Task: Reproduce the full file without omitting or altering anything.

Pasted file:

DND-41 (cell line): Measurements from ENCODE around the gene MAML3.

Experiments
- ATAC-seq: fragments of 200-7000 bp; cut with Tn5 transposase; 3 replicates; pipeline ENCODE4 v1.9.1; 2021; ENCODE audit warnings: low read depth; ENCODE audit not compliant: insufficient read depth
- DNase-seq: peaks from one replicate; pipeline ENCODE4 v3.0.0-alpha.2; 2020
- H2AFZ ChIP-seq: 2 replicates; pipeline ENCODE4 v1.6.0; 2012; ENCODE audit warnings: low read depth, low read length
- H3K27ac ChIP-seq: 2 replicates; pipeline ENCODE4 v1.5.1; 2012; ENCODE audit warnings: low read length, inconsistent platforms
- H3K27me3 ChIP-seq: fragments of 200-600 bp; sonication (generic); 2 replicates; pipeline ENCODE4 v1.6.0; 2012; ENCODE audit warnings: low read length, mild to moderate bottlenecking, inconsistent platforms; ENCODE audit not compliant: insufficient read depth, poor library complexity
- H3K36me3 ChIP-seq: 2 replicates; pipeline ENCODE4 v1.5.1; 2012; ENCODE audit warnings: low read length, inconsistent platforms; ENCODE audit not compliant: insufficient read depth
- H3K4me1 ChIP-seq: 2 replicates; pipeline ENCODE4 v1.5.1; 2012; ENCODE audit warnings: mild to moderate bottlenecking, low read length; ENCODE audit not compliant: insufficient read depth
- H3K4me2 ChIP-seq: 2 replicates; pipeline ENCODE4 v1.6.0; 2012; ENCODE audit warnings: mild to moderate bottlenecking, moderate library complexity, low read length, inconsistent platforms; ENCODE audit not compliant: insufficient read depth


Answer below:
DND-41 (cell line): Measurements from ENCODE around the gene MAML3.

Experiments
- ATAC-seq: fragments of 200-7000 bp; cut with Tn5 transposase; 3 replicates; pipeline ENCODE4 v1.9.1; 2021; ENCODE audit warnings: low read depth; ENCODE audit not compliant: insufficient read depth
- DNase-seq: peaks from one replicate; pipeline ENCODE4 v3.0.0-alpha.2; 2020
- H2AFZ ChIP-seq: 2 replicates; pipeline ENCODE4 v1.6.0; 2012; ENCODE audit warnings: low read depth, low read length
- H3K27ac ChIP-seq: 2 replicates; pipeline ENCODE4 v1.5.1; 2012; ENCODE audit warnings: low read length, inconsistent platforms
- H3K27me3 ChIP-seq: fragments of 200-600 bp; sonication (generic); 2 replicates; pipeline ENCODE4 v1.6.0; 2012; ENCODE audit warnings: low read length, mild to moderate bottlenecking, inconsistent platforms; ENCODE audit not compliant: insufficient read depth, poor library complexity
- H3K36me3 ChIP-seq: 2 replicates; pipeline ENCODE4 v1.5.1; 2012; ENCODE audit warnings: low read length, inconsistent platforms; ENCODE audit not compliant: insufficient read depth
- H3K4me1 ChIP-seq: 2 replicates; pipeline ENCODE4 v1.5.1; 2012; ENCODE audit warnings: mild to moderate bottlenecking, low read length; ENCODE audit not compliant: insufficient read depth
- H3K4me2 ChIP-seq: 2 replicates; pipeline ENCODE4 v1.6.0; 2012; ENCODE audit warnings: mild to moderate bottlenecking, moderate library complexity, low read length, inconsistent platforms; ENCODE audit not compliant: insufficient read depth